Books by James Gleick

TIME TRAVEL by James Gleick
Released: Sept. 27, 2016

"Though not his best book, this is another fantastic contribution to popular science from Gleick, whose lush storytelling will appeal to a wide range of audiences."
A kaleidoscopic look at the concept of time travel. Read full book review >
Released: March 22, 2011

"Compared to the current paperback edition of the book, the enhanced e-book edition is a bargain, and a very well-made and well-organized artifact indeed."
Twenty-five years ago, a young Harvard liberal-arts graduate named James Gleick, then working for the New York Times, became fascinated by an emerging body of science that examined the world not as an orderly chain of being but as a complex, scarcely predictable, sometimes scarcely comprehensible mess of events. Read full book review >
Released: March 1, 2011

"Gleick loves the layered detail, which might cause some to sigh, 'TMI.' But for completist cybergeeks and infojunkies, the book delivers a solid summary of a dense, complex subject."
Think your inbox is jammed now, your attention span overtaxed? It's only the beginning, writes pop-science writer Gleick (Isaac Newton, 2003, etc.) in this tour of information and the theory that goes along with it. Read full book review >
ISAAC NEWTON by James Gleick
Released: May 16, 2003

"Engaging, concise biography of a monumental visionary and eccentric whose life was as remarkable as the universe he struggled to understand. (16 b&w illustrations)"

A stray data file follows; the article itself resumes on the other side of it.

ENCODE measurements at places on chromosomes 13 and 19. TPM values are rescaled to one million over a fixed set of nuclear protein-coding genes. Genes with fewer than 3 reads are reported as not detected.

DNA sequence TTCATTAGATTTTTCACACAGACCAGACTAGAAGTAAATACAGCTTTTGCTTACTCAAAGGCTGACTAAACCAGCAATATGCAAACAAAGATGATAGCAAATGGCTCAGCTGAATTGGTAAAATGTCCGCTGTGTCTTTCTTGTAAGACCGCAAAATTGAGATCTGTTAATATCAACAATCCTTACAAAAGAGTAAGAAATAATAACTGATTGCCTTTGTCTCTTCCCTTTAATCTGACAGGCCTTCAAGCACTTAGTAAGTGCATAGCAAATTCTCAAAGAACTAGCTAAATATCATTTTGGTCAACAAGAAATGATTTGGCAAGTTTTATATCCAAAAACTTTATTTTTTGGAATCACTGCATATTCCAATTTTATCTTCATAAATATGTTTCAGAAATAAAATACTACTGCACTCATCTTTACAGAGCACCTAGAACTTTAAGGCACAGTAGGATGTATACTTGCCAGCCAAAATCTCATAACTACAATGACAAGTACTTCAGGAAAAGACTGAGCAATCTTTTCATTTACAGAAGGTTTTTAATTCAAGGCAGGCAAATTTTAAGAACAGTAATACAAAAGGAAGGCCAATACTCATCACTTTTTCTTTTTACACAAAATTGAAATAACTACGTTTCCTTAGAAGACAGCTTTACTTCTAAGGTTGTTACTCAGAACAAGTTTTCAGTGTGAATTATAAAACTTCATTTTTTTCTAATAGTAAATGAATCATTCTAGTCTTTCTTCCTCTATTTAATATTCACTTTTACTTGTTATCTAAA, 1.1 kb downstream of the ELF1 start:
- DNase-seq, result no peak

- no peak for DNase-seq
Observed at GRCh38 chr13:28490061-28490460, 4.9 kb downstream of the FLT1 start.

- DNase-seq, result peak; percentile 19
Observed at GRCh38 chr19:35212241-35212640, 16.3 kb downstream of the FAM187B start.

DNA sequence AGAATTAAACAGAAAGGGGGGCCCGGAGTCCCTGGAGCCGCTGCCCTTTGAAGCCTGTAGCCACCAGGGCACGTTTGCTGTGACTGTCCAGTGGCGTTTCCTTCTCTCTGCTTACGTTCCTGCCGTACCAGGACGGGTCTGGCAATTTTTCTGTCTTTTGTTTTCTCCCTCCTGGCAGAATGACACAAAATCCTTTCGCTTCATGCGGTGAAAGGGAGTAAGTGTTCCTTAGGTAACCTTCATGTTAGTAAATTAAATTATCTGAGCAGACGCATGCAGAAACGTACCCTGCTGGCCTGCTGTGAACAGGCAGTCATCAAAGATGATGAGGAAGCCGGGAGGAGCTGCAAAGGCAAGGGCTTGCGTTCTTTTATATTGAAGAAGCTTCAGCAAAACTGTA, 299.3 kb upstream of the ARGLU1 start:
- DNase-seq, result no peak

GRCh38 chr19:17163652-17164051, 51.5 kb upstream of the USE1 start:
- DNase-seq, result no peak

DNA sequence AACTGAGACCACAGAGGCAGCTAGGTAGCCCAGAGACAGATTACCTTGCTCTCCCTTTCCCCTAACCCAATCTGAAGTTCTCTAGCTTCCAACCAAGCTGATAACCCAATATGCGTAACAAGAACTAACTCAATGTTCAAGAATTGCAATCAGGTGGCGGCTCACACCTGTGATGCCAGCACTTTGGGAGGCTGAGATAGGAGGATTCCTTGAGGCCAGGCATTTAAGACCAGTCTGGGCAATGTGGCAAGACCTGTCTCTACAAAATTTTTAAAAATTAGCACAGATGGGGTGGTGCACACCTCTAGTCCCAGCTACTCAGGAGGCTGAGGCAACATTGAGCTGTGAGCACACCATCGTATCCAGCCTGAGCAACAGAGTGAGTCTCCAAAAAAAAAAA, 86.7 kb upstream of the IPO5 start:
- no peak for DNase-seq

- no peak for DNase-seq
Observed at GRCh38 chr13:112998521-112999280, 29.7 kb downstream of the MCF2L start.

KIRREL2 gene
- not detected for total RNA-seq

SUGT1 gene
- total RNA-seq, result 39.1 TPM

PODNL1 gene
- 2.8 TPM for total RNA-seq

Science author and journalist Gleick (Faster: The Acceleration of Just About Everything, 1999, etc.) traces with equal measures of irony and sympathy the life of an Enlightenment icon as notable for misery, backbiting, paranoia, deceit, and greed as brilliance. Read full book review >
Released: Sept. 12, 2000

"Superb brain candy for those who aren't afraid of a few esoteric diagrams (most of them unseen) and little math."
Biographer and science journalist Gleick (Faster, 1999, etc.) comes up with the equivalent of the best issue of Scientific American you've ever read—without the Volvo ads. Read full book review >
Released: Sept. 9, 1999

"Well worth your time."
GENIUS by James Gleick
Released: Oct. 1, 1992

"Gleick weaves all these threads into a rich portrait of an imperfect, complex, to-his-own-self-and-to-science-be-true figure, loved and admired, yet elusive. (Twenty-four pages of b&w photographs—not seen.)"
``He is a second Dirac,'' Princeton's Eugene Wigner said, ``only this time human.'' That's only one of the many pithy descriptions that Gleick (Chaos, 1987) quotes in this fine, monumental biography of a monumental figure in 20th-century physics. Read full book review >